Live on line chat on Chronicle of Higher Education, Sept. 12, 2002

New Thinking in Islamic Studies

September 12, 2002

What is the significance of a new trend in Islamic studies led by scholars who call for more introspective criticism in Muslim intellectual life and for opening up Islamic societies to democratization, pluralism, and tolerance? Will the perspective of the dissident scholars take hold?

The Topic

Islamic studies is undergoing a significant shift, with a new generation of scholars challenging the focus and ideology that have dominated the field since the publication of Edward Said's Orientalism, in 1978. The new scholars -- some of them religious and others not -- talk frankly about intolerance, authoritarianism, and the lack of civil liberties in the Muslim world. They also believe that intellectuals have a responsibility to offer solutions to the problems and to challenge interpretations of the Koran and Islamic teachings that promote intolerance, oppression, and the subjugation of women.

The Guest

Khaled Abou El Fadl is a professor of law at the University of California at Los Angeles and a leader of the new current within Islamic studies. Mr. Abou El Fadl is the author of several books on Islam, including Rebellion and Violence in Islamic Law, Speaking in God's Name: Islamic Law, Authority, and Women, and And God Knows the Soldiers: The Authoritative and Authoritarian in Islamic Discourses. Dr. Abou El Fadl responded to comments and questions online.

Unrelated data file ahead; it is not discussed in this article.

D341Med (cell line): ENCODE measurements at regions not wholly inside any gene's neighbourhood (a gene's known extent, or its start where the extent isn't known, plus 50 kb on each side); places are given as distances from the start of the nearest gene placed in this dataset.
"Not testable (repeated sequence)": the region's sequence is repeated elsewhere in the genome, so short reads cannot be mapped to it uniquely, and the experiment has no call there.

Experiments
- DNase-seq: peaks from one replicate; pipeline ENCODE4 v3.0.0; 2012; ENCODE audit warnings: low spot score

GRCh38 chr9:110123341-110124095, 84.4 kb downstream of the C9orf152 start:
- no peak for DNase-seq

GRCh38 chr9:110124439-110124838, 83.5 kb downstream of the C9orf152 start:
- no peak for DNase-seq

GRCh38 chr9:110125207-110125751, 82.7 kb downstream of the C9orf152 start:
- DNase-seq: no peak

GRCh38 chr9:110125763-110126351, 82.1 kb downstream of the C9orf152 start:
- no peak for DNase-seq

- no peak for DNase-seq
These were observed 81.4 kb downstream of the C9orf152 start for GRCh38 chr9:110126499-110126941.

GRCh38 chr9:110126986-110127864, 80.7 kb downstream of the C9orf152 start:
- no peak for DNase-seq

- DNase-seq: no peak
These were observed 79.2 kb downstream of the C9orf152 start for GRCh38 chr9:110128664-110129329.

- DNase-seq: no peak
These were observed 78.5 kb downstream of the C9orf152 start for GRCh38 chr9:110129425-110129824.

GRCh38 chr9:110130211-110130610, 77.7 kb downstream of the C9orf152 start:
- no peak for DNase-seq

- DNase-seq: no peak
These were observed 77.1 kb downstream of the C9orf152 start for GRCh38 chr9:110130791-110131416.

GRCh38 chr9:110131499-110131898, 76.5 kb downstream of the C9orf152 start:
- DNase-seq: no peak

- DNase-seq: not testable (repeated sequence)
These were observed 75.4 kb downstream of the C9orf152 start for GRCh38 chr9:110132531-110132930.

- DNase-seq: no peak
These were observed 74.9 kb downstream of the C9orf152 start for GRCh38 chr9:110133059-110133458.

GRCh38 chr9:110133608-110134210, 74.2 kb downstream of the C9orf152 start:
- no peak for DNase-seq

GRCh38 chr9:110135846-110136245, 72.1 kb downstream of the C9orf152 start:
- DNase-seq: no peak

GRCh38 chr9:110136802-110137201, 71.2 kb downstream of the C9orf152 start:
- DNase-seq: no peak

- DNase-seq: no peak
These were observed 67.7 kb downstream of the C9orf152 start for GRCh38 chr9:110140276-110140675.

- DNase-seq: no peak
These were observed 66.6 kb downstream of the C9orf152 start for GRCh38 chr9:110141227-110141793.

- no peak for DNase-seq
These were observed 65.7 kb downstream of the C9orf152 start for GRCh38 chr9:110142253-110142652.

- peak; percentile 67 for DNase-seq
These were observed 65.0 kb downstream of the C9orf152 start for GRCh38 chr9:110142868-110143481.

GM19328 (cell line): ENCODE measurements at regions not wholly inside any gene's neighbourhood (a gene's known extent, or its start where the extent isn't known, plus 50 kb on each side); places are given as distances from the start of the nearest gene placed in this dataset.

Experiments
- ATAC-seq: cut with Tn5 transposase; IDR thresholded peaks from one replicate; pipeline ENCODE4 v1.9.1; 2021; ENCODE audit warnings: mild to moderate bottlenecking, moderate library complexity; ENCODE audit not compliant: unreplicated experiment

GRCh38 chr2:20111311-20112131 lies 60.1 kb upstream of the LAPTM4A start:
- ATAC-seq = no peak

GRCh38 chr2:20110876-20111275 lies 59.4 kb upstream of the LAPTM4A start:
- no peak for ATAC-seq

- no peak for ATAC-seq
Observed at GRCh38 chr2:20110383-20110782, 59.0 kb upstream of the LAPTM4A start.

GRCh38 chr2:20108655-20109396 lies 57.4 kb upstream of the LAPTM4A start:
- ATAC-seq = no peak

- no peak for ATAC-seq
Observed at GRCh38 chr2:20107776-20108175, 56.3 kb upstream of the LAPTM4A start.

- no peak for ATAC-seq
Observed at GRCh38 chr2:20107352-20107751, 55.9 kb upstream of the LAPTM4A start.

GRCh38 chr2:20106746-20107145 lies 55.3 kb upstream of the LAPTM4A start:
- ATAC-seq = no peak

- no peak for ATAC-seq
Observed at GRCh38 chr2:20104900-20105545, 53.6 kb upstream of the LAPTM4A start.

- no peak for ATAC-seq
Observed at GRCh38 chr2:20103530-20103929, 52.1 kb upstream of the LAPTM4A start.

A transcript of the chat follows.

Danny Postel (Moderator): Welcome to The Chronicle's live chat with Khaled Abou El Fadl, a professor of law at UCLA and the author of numerous books on Islam, including Rebellion and Violence in Islamic Law and the forthcoming The Place of Tolerance in Islam. Professor Abou El Fadl is a prominent figure in a group of Muslim scholars calling for a reformation in the Islamic world and critical introspection about its current state. He argues for the recovery of the tradition of humanism and tolerance once at the heart of Islamic civilization.

Khaled Abou El Fadl: It's great to be here. I thought that the Chronicle's article was an important contribution. In fact, I wished it was longer, and I think it could be developed into something more substantial because it addresses a very significant issue: Who speaks for Islam?

It's a privilege to be with you.

Question from Patrice Brodeur, Connecticut College, Small Liberal Arts College: Why should we call these scholars 'dissident'? What is your normative reference point from which these scholars supposedly 'dissent'?

Khaled Abou El Fadl: I think this raises a very good point about reference, authenticity, orthodoxy, who represents a tradition. I definitely do not consider myself dissident in the absolute, moral sense. I would say that I am truer, or more genuinely in line with Islamic ethics, morals, and the ultimate question of the divine purpose according to the Islamic message. I didn't choose the title of dissident, which belongs to the author of the article. But if I can speculate on the intent of the author, there is an empirical claim being presented: What is the empirically dominant voice in Islam, and what are the emprically minority voices in Islam. I think that the author of the article probably is trying to say that those liberal Muslims who are trying to come up with creative and original solutions to the unique problems of the modern age are not yet the dominant voice in Islam.